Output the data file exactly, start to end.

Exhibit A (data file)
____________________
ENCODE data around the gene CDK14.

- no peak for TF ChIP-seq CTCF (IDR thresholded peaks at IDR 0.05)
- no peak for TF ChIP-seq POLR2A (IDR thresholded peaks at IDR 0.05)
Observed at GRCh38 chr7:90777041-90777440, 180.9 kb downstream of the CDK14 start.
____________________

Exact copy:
ENCODE data around the gene CDK14.

- no peak for TF ChIP-seq CTCF (IDR thresholded peaks at IDR 0.05)
- no peak for TF ChIP-seq POLR2A (IDR thresholded peaks at IDR 0.05)
Observed at GRCh38 chr7:90777041-90777440, 180.9 kb downstream of the CDK14 start.